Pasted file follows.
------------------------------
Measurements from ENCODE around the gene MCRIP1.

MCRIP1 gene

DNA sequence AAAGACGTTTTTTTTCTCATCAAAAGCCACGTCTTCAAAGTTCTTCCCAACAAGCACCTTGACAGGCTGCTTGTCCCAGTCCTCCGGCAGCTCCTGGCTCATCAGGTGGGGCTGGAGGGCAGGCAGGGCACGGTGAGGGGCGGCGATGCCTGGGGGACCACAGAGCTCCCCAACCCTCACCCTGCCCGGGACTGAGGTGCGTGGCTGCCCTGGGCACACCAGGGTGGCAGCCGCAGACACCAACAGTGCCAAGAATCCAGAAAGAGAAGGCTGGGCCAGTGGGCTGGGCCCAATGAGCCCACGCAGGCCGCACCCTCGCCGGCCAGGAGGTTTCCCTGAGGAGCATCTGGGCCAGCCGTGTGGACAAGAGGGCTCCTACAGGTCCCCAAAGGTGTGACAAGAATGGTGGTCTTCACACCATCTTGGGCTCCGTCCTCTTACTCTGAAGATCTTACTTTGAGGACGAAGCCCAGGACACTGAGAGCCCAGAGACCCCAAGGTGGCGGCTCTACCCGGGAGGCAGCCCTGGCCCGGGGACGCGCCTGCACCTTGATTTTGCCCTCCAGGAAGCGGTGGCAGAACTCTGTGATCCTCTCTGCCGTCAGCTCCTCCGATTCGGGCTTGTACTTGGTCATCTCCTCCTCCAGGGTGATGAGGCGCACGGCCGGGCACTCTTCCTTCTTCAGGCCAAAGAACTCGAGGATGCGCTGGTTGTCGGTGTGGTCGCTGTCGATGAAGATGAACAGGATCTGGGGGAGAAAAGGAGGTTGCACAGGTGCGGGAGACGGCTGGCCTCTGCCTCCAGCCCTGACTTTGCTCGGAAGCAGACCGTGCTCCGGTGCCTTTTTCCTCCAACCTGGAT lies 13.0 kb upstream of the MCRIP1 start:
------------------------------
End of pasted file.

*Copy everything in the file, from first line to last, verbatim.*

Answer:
Measurements from ENCODE around the gene MCRIP1.

MCRIP1 gene

DNA sequence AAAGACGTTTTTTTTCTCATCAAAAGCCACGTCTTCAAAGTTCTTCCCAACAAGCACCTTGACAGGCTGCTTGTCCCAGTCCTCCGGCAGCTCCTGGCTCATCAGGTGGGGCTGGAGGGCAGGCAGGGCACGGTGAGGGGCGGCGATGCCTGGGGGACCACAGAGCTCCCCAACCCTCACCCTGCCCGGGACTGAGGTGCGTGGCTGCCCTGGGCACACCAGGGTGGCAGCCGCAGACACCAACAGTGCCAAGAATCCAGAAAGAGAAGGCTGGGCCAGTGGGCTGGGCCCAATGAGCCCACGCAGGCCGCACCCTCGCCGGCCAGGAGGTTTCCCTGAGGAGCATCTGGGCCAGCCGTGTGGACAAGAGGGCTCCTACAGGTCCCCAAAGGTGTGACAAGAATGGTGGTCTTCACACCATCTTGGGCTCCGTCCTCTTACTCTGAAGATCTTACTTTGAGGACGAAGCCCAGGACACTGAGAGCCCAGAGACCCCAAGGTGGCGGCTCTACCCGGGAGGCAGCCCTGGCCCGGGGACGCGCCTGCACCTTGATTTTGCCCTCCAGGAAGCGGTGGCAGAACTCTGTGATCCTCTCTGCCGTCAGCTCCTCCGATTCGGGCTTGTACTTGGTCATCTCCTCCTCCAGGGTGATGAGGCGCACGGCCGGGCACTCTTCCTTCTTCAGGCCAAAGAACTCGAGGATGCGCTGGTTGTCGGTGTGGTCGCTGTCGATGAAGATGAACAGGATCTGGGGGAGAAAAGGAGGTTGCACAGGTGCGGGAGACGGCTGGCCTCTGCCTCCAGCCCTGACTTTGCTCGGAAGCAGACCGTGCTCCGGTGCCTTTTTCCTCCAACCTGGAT lies 13.0 kb upstream of the MCRIP1 start: